When Making Bourbon Chicken, There's No Need To Reach For Top Shelf

prepared bourbon chicken
prepared bourbon chicken - Jennine Rye/Tasting Table

While liquor is best known for adding a definitive flavor to cocktails, it can also be an essential ingredient in the kitchen. A spirit-free penne alla vodka or drunken shrimp just doesn't have the same ring -- as well as taste -- to it. Another dish reliant on such a central boozy addition is bourbon chicken.

It's a dish with a fascinating medley of influences, combining Chinese-American stir frying techniques with a Cajun-tinged pour of an all-American spirit. The origins of bourbon chicken are disputed, but evidence points to New Orleans. With the city's iconic drinking culture, it's perhaps not a surprise the sauce is built around the spirit.

Yet despite bourbon's centrality to the dish the precise selection of the bottle isn't all that important. No need to splurge on one of the best drinking bourbons to craft a batch. Instead, settle on what's affordable and available. If you don't grimace at the thought of sipping the booze, then the dish will turn out tasty. After all, nearly all of the alcohol will cook-off, and there are plenty of other aromatics in the mix.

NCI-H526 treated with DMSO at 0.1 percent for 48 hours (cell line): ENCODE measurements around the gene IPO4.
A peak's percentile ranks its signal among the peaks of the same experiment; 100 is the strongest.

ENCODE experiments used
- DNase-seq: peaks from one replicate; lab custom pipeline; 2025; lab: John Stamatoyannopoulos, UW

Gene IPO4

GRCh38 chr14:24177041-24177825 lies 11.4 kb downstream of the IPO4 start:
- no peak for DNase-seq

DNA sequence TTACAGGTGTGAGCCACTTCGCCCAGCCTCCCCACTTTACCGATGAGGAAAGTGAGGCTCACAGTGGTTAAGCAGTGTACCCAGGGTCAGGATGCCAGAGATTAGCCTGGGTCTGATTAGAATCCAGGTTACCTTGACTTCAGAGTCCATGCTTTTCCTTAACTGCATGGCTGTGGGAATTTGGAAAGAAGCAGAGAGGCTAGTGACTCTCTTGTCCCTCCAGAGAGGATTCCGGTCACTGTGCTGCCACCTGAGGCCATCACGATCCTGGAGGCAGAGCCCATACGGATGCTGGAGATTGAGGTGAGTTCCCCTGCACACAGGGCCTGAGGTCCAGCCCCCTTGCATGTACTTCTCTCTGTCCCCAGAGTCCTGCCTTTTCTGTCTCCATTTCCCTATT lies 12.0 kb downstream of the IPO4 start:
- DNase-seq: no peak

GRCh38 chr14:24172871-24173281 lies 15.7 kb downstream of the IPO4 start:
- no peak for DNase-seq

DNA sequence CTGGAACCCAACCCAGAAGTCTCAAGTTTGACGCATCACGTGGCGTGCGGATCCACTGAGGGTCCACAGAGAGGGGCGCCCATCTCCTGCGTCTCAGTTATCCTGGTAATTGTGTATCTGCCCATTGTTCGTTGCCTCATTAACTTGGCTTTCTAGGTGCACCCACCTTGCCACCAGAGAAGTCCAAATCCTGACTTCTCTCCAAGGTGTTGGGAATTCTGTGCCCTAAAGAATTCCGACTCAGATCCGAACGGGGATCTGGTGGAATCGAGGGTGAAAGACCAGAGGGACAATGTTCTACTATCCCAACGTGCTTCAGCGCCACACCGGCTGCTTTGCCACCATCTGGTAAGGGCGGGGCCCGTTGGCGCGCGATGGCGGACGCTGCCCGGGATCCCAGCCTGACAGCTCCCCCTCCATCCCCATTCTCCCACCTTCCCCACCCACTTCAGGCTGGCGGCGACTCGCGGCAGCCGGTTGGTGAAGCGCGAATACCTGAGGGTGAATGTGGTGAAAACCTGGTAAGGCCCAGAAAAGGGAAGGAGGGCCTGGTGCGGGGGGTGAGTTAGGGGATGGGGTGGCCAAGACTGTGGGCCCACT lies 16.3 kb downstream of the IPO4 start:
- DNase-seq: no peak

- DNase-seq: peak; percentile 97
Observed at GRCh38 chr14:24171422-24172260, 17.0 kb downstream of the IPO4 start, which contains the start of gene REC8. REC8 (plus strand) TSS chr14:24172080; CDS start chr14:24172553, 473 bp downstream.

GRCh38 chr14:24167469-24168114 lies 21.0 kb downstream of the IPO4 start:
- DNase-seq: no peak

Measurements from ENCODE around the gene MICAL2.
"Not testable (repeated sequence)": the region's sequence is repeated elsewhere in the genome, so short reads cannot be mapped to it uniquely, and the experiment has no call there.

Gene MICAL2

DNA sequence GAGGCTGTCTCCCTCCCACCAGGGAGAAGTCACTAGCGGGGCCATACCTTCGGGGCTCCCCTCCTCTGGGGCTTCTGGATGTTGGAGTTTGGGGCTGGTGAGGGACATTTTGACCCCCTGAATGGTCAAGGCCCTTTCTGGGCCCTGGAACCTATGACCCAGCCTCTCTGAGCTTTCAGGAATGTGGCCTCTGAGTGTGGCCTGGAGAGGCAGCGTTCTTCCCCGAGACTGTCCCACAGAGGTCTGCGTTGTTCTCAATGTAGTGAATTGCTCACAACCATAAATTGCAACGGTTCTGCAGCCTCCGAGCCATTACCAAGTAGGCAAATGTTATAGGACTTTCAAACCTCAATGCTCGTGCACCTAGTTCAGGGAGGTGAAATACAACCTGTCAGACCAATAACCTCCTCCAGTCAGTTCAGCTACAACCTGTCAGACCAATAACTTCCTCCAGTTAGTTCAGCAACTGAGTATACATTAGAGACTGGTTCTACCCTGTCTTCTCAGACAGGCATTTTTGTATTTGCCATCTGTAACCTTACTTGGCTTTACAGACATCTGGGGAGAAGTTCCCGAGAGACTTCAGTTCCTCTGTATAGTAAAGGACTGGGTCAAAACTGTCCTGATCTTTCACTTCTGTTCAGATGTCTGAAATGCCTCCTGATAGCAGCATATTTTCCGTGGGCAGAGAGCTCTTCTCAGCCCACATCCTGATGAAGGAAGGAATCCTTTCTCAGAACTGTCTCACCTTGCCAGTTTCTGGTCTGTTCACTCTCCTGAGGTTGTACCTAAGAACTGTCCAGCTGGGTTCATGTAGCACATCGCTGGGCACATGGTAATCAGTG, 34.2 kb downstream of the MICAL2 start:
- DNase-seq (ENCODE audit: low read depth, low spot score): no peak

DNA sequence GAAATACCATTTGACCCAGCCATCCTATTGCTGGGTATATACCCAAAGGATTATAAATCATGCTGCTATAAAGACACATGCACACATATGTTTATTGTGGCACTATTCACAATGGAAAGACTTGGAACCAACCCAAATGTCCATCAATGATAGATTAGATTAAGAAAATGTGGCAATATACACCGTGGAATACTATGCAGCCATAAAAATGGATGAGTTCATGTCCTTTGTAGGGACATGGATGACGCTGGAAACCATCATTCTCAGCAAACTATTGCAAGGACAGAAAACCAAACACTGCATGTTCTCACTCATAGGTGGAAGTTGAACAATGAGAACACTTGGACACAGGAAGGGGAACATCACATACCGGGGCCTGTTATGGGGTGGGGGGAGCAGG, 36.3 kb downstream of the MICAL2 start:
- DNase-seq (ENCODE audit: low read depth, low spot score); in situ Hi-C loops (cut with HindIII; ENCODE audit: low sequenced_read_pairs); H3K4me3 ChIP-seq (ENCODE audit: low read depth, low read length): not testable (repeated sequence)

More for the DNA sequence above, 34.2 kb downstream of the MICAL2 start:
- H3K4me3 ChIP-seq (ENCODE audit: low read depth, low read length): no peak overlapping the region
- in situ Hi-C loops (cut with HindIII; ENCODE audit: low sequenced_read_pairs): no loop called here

Read more: The 27 Best Bourbon Brands, Ranked

Bourbon Chicken's High-Heat Preparation Cooks Off The Spirit's Intricacies

bourbon deglazing pan
bourbon deglazing pan - Jennine Rye/Tasting Table

When preparing a batch of sticky Chinese bourbon chicken, the liquor is added during the deglazing step. It enters the pan at high heat and is purposefully subjected to evaporation. This is then followed by simmering for several minutes, alongside aromatic components like soy sauce, ginger, garlic, and vinegar. Considering that whiskey is the only alcohol that fully cooks out of a dish within minutes, it becomes clear that the bourbon's intricacies aren't at the forefront of flavors.

That's not to say bourbon isn't an indispensable part of the dish. Its addition mirrors how Shaoxing wine is used in Chinese stir fries. It adds complexity, and imparts a bold character to the palate of the sauce, mingling with the other components over high heat.  The bourbon's mash bill will bring additional notes, whether it's the spice of rye or the sweetness of wheat.

It's also helpful to consider the bourbon's alcohol content  in addition to palate. Reach for an overproof bourbon to increase smoky notes and better thicken the sauce. That extra alcohol content will enhance reactions, making that sauce extra glossy, sticky, and flavorful -- exactly what makes bourbon chicken so special.

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